S.L. Wisenberg was nonfiction editor of ACM from 1997 to 2010. She is the author of three books from university presses: The Sweetheart Is In; Holocaust Girls: History, Memory & Other Obsessions; and The Adventures of Cancer Bitch. She is working on a musical about a race riot.
Dan Gonzalez is a writer and teacher in Illinois. His fiction and essays can be found in The Lifted Brow, American Book Review, Hobart, Pravic, The Fiddleback, Split Lip, Defenestration, Mobius, and elsewhere. He recently completed a novel in which the entire world lives and works in a single parking garage.
Betty Scott is a lifelong Illinoisan who writes book reviews, poetry, and fiction. She was a fiction reader for the print ACM. Her work has appeared in TL, DR, Books & Whatnot, Three Percent, Literary Orphans, and Slipstream.
Tara Betts is the author of Break the Habit and Arc & Hue. She is also one of the co-editors of The Beiging of America: Personal Narratives About Being Mixed Race in the 21st Century. Her other writings have appeared in Poetry, American Poetry Review, Essence, Nylon, and numerous anthologies. Betts holds a Ph.D. in English from Binghamton University and a MFA in Creative Writing from New England College. She teaches at University of Illinois-Chicago and as part of the MFA faculty at Chicago State University.
Video Content Editor
Kurt Heintz formerly taught computer graphics programming at Columbia College Chicago, and worked as an independent web developer. Today, he’s the lead video director at Britannica. With others, Heintz jumpstarted the Guild Complex’s Poetry Video Festival in the early 1990s. Heintz also videoconferenced some of his colleagues’ poetry in the late 1990s as far as Vancouver and Cambridge, England — years before Skype and the iPhone. He was a technical advisor to the Electronic Literature Organization in its earliest years, and has documented Woman Made Gallery’s poetry series in audio since 2008.
Eliza Nichols is professor of French and humanities at Columbia College Chicago, where she teaches courses in Black world studies, cultural studies, humanities, French language and contemporary French culture. Her current research in African diasporic studies focuses on New Orleans as the quintessential African and American city. Nichols holds a doctorate in French Studies from Yale University. She is a former dean of the School of Fine and Performing Arts at Columbia College Chicago, where she has worked since 2007. Previously she served as vice provost for academic affairs at The New School in New York City and assistant professor in French and African studies at The College of William and Mary.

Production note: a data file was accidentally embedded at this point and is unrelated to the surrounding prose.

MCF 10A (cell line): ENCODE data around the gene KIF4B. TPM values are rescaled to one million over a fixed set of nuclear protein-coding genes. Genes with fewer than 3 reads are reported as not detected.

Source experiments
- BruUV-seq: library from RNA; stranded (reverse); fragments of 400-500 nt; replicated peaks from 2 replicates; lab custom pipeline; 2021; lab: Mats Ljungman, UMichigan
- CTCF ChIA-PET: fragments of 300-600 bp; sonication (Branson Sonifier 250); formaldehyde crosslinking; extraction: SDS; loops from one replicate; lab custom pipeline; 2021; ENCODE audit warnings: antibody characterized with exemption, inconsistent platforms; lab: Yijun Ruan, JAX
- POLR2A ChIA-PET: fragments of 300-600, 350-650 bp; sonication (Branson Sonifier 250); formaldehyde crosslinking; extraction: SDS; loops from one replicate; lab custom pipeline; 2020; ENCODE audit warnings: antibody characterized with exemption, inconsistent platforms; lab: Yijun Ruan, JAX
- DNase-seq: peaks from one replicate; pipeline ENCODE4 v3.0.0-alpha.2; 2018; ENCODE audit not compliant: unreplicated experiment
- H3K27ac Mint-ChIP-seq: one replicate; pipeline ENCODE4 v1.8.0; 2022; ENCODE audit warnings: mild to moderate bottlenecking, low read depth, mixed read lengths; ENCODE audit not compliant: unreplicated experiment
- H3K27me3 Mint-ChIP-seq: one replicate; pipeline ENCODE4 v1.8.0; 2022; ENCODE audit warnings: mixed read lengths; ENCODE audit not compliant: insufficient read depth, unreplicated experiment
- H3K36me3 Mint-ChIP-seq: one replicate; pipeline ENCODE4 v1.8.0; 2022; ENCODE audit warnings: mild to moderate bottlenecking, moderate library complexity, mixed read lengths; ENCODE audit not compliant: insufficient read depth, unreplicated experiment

Dan Zamarelli is a 2018 graduate of DePaul University’s Creative Writing program. He previously served as ACM‘s social media intern.
Sharon Bloyd-Peshkin is associate professor of journalism in the Communication Department at Columbia College Chicago, where she teaches everything from Introduction to Journalism and Essentials of Interviewing to Interpretive Reporting and the College Magazine Workshop (which produces the award-winning Echo magazine and its companion website). Her research focuses on how magazine media are changing in the digital age, and specifically on fact-checking practices. Her stories have been published in Journalism Practice, the Columbia Journalism Review, Chicago magazine, the Chicago Tribune, the Chicago Tribune Magazine, the Chicago Sun-Times, In These Times, Belt magazine, Huffington Post, the Common Review, Ocean Paddler, Adventure Kayak, Sea Kayaker and other publications. She also works as a freelance editor.
Corbin Hiday is a PhD student in English, with a focus on Literary and Critical Studies, at the University of Illinois at Chicago, and an active member of the Graduate Employee Organization (Local 6297). He earned his BA in English from the University of Oregon, and his MA in Literary and Cultural Studies from Carnegie Mellon University.
Corbin’s research focuses primarily on the 19th century British Empire, particularly in ecological and imperial manifestations within cultural productions like the Victorian novel; relevant theoretical lenses and interests include environmental and energy humanities, Marxist theory, and psychoanalysis.
Kevin Coval is a poet and community builder. As the artistic director of Young Chicago Authors, founder of Louder Than A Bomb: The Chicago Youth Poetry Festival, and professor at the University of Illinois-Chicago—where he teaches hip-hop aesthetics—he’s mentored thousands of young writers, artists, and musicians. He is the author and editor of 10 books, including The BreakBeat Poets: New American Poetry in the Age of Hip-Hop and Schtick, and co-author of the play This is Modern Art. His work has appeared in Poetry magazine, Drunken Boat, Chicago Tribune, CNN, Fake Shore Drive, Huffington Post, and four seasons of HBO’s’ Def Poetry Jam. Coval’s collection A People’s History of Chicago was published in April by Haymarket Books.
Andy Brinkis, Tony Miller, Evan Richards, Angel Valdes
Miranda Malinowski, Maxwell Rowe-Sutton, Ryan Ziencina
Matt Wood served as digital editor and nonfiction editor from Aug. 2017 through May 2018 and created the ACM online version you see before you.
Lee Webster, Barry Silesky, Sharon Solwitz, Tom Moss, Sara Skolnik (b. 1949, d. 2017), Simone Muench, Jacob Knabb, Caroline Eick, and Matt Rowan
Rosellen Brown, Albert Goldbarth, Robin Hemley, Marilyn Krysl, Quraysh Ali Lansana, James McManus, John Mathias, Peter Michelson, and Sterling Plumpp
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